News

New report makes the case for expanding the House to strengthen U.S. democracy

Hi Folks,

I'm excited to share the news that the American Academy of Arts and Sciences has released a new report, "The Case for Enlarging the House of Representatives." 

This landmark report advocates for expanding the House of Representatives in order to create more equal representation in Congress and in presidential elections for voters living in more populous states. California's voters' voting power is artificially suppressed due to the cap on the size of the House of Representatives, limiting the total number to 435. This cap was established by federal statute in 1929 and can be amended through federal legislative action; no constitutional amendment is required.

Lifting the cap on the House and making the Electoral College more representative is a reform idea the California Voter Foundation has been exploring for a while now. This past June, I gave a presentation to the Alameda County Bar Association entitled, "Reforming the Electoral College by Expanding the House of Representatives" as part of its Racial Equity Series. We are looking forward to exploring this reform idea further in 2022. I hope you have a chance to check out the new report and tomorrow's web event launch. Details are below. I will be posting on Twitter about this topic under the hashtag #UncaptheHouse. 

Also, there is still time to make a year-end donation to support CVF! Please donate if you can, your support is valued and much appreciated.

-- Kim Alexander, President & Founder, California Voter Foundation

 


 

California Voter Foundation discusses protecting election workers

Excerpt:

The process of American elections has been the gold standard around the world for decades.

America has farmed out its system to help emerging democracies stabilize their trips to the polls.

Last fall the shine on what was the gold standard became tarnished in many eyes worldwide as the results of the presidential election were challenged without evidence of wrongdoing, and those working the elections became targets.

This week, U.S. Senator Alex Padilla, formerly the secretary of state, pressed Congress to do more to protect election workers from harassment and threats.

California Voter Foundation Board of Directors Chairwoman Cathy Darling Allen joined Sonseeahray to discuss the harassment election workers face. (Full Story)

California Politics: Who wants to fix recall elections?

In a way, it feels like the recall campaign against Gov. Gavin Newsom isn’t over.

Sure, the election results have been certified and Newsom will serve out the remainder of his term while the replacement candidates settle for a spot in the history books.

But the discussion prompted by the recall — and the demands for reform, sparked by a chorus of complaints about how these special elections work — is only getting started.

Local Election Officials Feel the Heat—And What Legislators Can Do About It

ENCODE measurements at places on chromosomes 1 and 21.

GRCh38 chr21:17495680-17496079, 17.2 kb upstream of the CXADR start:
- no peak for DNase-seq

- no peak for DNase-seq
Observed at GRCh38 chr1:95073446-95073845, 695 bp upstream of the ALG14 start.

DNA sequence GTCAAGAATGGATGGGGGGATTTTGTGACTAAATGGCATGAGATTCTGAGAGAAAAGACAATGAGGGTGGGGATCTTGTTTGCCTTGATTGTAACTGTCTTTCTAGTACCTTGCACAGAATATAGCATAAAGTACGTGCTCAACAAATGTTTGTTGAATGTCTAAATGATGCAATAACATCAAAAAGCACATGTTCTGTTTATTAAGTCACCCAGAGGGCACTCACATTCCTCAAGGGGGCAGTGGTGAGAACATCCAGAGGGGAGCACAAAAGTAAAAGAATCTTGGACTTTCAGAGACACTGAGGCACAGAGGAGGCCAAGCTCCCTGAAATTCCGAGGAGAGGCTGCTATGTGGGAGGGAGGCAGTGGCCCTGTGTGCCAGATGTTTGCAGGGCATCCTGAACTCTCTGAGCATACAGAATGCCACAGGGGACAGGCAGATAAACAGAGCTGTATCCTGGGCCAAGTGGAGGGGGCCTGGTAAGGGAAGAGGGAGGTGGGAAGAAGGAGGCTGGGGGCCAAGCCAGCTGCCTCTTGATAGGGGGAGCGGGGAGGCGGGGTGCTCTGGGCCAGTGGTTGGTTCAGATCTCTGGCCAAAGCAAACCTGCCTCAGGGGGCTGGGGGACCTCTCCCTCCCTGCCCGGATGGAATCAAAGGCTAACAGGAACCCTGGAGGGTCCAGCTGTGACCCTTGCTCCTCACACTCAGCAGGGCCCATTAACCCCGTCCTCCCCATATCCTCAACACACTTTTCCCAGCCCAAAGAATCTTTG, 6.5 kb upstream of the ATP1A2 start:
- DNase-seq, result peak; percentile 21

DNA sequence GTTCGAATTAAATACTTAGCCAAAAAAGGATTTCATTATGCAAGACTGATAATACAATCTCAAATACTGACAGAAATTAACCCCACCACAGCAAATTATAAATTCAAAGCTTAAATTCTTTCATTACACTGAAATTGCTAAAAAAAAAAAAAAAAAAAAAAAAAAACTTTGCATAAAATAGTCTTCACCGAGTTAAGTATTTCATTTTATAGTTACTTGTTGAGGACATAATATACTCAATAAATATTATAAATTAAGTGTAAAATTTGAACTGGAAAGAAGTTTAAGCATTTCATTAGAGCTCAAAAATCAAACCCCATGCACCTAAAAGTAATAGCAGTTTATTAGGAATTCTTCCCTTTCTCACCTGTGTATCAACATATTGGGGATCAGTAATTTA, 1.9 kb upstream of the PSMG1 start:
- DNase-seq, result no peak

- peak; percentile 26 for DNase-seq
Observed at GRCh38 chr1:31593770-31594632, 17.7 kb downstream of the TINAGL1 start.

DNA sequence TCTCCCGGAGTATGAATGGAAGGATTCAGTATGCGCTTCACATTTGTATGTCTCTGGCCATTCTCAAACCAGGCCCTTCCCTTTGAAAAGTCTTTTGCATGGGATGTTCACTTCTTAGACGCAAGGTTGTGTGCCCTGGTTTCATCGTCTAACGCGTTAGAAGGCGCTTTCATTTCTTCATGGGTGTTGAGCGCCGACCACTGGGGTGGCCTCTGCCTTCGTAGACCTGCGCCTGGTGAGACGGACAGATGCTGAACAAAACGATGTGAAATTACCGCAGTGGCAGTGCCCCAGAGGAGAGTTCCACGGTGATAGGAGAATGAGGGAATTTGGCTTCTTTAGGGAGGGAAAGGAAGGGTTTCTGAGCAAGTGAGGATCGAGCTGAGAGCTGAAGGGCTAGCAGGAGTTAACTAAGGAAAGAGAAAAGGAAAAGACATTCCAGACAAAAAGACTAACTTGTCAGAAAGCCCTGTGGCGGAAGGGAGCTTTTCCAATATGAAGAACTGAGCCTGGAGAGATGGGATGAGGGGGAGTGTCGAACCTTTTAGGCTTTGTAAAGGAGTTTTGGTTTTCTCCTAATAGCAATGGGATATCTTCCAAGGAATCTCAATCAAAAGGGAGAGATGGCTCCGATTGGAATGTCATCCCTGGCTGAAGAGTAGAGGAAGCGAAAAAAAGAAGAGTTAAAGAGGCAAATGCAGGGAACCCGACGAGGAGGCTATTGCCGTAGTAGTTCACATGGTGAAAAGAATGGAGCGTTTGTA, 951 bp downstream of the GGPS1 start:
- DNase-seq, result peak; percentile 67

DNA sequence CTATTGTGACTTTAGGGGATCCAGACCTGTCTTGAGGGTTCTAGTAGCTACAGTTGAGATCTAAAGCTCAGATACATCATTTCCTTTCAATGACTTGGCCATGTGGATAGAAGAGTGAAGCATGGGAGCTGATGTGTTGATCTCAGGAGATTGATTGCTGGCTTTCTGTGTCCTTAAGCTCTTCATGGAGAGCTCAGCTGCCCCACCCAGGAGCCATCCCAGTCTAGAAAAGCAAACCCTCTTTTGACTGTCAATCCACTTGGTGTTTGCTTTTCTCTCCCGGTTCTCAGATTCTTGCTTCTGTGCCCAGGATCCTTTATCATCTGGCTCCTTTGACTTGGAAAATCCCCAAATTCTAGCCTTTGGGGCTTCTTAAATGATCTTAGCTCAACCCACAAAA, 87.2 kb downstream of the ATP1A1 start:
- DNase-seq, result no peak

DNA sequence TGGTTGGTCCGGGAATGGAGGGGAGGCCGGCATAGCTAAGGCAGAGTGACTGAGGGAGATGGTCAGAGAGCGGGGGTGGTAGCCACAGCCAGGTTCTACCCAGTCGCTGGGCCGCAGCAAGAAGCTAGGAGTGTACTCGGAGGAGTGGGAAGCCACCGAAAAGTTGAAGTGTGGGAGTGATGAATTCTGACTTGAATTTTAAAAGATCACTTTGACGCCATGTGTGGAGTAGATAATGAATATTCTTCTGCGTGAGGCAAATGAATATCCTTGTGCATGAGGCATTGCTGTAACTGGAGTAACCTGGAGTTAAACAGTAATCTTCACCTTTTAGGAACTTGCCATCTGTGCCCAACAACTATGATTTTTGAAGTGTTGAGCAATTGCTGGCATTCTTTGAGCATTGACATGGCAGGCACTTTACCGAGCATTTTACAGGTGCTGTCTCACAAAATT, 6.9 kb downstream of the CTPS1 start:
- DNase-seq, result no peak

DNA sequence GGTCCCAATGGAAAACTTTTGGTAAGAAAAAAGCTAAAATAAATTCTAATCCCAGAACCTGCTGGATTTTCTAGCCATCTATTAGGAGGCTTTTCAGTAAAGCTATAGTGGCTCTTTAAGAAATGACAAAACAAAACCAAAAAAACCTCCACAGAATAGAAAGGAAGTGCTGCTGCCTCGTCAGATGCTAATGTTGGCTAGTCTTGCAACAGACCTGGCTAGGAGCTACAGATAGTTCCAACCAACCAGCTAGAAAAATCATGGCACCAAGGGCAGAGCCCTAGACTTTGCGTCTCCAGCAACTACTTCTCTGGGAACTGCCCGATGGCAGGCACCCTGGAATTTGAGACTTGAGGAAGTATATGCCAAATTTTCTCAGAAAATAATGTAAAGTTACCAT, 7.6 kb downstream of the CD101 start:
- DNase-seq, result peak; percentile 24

Excerpt:

It’s no surprise that legislators on both sides of the aisle receive hate mail, social media harassment and threats. All elected officials are targets from time to time. It’s not ok, yet it’s hard to stop.

Now, local election officials—the people who administer elections—are targets, too. First, who are these people? Then, what’s up with harassment?

President, founder of California Voter Foundation discusses lessons learned for future elections from recall

Excerpt:

Leading up to Tuesday’s trip to the polls, there was a lot of fear on both sides of the recall issue about whether or not voters really understood the choice they were being asked to make.

President and founder of the California Voter Foundation, Kim Alexander, spoke with FOX40 weeks before the election and shared concerns that voters may be confused by all the different ballot layouts.

Alexander joined FOX40’s Sonseeharay Tonsall following Gov. Gavin Newsom’s defeat of the recall effort about the biggest lessons learned from this election.

“We had 3,200 voting sites across the state operating in California,” Alexander said. “And really, I can count in single digits the number of incidents that I heard about. And I think that the lesson I took away from that is by mailing everybody a ballot and giving them plenty of time to turn it in by mail or at drop-off locations prior to election day we really preload the voting process to alleviate pressure on voting sites on election day.”

 

Statewide Election Special: The 2021 California Gubernatorial Recall

Excerpt:

The petition to recall Governor Gavin Newsom began in February of last year. Now, more than a year and a half later, California voters decided against the effort. On the day after the final ballots were cast, we analyze the election results and discuss what they tell us about the future of Gavin Newsom, the state’s Republican party, California’s pandemic response and more.

Guests:

Mark DiCamillo, director, Berkeley Institute for Governmental Studies (IGS) Poll

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